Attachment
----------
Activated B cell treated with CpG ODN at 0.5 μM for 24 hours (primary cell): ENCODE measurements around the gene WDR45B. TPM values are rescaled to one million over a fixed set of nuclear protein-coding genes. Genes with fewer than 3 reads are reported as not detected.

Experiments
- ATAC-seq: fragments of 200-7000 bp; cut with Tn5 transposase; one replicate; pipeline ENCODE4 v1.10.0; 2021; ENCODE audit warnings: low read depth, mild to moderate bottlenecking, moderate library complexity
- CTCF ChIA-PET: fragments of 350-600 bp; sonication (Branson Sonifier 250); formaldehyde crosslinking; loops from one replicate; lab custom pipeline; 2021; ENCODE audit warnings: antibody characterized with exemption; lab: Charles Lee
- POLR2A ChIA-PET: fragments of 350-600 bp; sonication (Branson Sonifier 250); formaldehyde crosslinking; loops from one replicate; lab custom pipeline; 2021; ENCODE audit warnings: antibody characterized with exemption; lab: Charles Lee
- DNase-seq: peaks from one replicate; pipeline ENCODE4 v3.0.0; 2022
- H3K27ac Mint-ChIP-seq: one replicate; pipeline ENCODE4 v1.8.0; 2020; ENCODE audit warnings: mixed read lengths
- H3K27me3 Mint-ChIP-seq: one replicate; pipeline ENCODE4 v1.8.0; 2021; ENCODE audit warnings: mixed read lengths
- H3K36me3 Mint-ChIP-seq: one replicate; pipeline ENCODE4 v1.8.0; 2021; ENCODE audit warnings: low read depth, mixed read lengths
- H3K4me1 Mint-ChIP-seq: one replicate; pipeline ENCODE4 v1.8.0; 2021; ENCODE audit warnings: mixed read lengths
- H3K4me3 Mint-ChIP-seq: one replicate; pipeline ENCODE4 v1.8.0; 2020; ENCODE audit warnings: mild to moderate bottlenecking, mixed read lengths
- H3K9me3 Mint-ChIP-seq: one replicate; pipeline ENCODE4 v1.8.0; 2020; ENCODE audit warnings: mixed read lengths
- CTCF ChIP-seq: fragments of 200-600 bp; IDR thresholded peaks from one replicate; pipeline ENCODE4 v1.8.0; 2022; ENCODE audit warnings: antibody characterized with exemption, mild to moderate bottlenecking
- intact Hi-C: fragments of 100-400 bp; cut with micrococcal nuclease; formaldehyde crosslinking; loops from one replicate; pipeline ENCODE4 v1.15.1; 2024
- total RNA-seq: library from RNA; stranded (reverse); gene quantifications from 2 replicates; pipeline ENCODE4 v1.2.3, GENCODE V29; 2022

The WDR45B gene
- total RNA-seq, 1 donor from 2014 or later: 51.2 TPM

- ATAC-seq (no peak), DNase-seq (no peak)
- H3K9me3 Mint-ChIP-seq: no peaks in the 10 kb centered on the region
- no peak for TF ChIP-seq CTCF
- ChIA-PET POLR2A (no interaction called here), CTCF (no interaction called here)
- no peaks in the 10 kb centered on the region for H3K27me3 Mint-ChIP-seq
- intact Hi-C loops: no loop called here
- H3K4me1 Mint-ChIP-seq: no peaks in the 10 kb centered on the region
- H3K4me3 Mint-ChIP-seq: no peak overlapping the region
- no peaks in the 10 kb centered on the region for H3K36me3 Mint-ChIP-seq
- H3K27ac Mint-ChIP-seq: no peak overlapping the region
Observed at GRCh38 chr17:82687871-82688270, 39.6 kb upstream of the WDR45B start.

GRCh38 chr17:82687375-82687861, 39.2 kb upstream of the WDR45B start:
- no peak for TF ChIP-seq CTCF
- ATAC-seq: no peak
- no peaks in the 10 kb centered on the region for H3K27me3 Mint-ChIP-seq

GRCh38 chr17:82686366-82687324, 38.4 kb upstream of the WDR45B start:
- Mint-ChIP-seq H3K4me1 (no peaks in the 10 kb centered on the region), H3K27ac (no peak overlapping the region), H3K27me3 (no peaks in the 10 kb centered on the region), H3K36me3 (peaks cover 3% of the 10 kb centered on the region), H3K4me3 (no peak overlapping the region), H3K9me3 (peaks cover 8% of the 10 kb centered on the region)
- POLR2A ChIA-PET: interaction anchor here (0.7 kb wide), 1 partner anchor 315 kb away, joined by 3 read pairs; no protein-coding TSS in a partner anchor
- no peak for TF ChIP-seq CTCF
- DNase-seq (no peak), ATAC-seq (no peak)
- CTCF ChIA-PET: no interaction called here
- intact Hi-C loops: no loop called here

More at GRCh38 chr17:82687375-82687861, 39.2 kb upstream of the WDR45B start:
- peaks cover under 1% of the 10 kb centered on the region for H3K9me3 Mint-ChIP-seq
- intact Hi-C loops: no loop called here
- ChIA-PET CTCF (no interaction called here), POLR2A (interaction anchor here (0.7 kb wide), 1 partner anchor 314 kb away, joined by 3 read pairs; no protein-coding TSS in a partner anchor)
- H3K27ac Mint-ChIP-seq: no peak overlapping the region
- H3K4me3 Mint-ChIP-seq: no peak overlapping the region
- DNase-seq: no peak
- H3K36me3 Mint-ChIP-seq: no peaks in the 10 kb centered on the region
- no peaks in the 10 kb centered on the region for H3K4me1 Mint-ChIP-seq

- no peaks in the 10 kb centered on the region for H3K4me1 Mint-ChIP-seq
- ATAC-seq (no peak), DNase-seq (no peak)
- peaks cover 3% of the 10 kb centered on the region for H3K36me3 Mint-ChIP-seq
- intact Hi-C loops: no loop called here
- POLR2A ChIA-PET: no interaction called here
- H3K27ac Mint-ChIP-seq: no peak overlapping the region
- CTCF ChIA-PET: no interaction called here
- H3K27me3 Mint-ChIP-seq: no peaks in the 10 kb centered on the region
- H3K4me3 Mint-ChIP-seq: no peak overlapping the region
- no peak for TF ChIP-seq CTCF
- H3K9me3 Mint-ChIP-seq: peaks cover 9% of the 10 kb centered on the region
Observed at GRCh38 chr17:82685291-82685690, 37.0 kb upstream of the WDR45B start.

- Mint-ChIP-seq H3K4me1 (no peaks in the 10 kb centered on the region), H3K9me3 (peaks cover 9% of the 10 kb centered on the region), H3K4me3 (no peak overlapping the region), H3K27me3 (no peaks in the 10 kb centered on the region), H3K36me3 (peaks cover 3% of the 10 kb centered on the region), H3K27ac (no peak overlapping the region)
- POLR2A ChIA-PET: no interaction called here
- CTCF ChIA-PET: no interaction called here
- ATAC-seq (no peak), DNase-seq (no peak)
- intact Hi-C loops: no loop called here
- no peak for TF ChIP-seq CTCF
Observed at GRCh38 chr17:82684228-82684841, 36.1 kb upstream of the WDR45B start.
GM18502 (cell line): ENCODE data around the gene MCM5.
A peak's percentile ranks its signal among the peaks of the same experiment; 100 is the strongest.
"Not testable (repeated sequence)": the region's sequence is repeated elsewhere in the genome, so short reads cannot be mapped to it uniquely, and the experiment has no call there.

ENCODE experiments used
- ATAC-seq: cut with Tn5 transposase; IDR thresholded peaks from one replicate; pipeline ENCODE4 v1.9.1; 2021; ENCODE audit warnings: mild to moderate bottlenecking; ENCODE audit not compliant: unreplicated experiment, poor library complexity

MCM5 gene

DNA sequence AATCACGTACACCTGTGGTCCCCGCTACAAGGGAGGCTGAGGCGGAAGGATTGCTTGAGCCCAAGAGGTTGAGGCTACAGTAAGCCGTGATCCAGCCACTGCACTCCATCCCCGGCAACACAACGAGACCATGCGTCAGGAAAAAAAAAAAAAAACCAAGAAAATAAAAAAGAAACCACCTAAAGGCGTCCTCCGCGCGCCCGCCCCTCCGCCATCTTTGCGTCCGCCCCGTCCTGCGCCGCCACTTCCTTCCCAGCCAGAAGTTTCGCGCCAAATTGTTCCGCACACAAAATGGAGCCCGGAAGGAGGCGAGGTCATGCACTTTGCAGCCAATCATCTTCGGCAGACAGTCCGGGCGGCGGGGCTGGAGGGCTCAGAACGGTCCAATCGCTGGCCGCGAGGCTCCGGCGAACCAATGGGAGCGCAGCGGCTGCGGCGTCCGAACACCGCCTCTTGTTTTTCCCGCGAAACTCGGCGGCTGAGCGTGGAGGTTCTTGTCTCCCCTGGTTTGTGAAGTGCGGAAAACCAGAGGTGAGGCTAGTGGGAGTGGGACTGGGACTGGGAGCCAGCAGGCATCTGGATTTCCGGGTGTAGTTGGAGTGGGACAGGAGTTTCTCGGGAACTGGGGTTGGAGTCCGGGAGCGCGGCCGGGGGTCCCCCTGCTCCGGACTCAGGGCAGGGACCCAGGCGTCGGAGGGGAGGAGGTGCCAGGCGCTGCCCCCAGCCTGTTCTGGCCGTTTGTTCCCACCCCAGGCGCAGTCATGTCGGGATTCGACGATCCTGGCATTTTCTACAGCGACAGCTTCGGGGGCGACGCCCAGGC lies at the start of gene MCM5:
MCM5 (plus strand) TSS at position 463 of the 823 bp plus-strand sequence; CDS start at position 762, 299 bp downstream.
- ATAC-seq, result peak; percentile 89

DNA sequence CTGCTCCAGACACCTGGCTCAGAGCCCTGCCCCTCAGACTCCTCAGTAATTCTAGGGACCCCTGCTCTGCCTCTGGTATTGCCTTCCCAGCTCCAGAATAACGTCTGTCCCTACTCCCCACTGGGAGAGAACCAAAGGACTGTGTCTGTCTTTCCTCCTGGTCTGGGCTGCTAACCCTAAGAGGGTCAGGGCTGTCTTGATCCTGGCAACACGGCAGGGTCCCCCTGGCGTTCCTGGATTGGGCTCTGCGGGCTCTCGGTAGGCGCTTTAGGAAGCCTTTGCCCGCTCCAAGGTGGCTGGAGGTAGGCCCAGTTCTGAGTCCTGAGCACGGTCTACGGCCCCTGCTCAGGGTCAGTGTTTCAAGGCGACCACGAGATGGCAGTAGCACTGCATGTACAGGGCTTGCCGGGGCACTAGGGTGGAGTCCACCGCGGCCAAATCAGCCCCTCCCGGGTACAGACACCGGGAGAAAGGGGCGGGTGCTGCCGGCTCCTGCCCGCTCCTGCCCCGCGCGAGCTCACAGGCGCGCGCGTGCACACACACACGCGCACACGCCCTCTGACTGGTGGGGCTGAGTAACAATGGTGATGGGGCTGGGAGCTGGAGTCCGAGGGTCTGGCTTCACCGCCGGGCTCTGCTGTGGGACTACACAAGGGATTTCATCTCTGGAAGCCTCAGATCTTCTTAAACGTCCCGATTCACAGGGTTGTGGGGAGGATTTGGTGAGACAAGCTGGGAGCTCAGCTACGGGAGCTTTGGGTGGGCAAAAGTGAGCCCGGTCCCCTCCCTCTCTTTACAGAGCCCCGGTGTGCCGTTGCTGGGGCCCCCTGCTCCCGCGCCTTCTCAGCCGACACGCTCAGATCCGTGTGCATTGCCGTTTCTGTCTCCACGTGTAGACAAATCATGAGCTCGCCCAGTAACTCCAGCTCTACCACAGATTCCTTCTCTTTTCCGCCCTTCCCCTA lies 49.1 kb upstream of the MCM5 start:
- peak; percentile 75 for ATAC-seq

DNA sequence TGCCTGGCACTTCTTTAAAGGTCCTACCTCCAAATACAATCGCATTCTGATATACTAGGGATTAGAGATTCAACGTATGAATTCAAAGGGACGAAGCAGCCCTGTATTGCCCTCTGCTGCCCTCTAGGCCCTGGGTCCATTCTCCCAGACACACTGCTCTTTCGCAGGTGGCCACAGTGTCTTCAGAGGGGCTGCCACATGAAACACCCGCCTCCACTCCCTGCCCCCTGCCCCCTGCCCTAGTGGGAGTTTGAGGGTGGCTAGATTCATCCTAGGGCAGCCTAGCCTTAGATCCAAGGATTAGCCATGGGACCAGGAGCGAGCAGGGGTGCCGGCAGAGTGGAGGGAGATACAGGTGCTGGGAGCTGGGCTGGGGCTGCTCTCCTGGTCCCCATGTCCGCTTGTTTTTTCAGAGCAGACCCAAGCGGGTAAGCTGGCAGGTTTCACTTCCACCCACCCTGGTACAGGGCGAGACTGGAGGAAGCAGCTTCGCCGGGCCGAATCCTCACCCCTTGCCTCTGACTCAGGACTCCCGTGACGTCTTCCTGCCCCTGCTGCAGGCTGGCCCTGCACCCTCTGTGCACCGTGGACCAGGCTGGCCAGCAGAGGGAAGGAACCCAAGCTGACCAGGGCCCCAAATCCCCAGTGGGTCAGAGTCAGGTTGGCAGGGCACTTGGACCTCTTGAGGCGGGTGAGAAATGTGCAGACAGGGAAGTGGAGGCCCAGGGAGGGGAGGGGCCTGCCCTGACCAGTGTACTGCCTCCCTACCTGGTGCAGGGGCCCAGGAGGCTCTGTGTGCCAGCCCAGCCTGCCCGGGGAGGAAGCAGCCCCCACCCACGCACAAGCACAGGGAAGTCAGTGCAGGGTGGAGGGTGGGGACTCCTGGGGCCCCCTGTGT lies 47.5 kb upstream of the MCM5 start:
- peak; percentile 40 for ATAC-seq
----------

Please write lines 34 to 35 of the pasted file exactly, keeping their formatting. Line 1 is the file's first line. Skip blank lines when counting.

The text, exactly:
- Mint-ChIP-seq H3K4me1 (no peaks in the 10 kb centered on the region), H3K27ac (no peak overlapping the region), H3K27me3 (no peaks in the 10 kb centered on the region), H3K36me3 (peaks cover 3% of the 10 kb centered on the region), H3K4me3 (no peak overlapping the region), H3K9me3 (peaks cover 8% of the 10 kb centered on the region)
- POLR2A ChIA-PET: interaction anchor here (0.7 kb wide), 1 partner anchor 315 kb away, joined by 3 read pairs; no protein-coding TSS in a partner anchor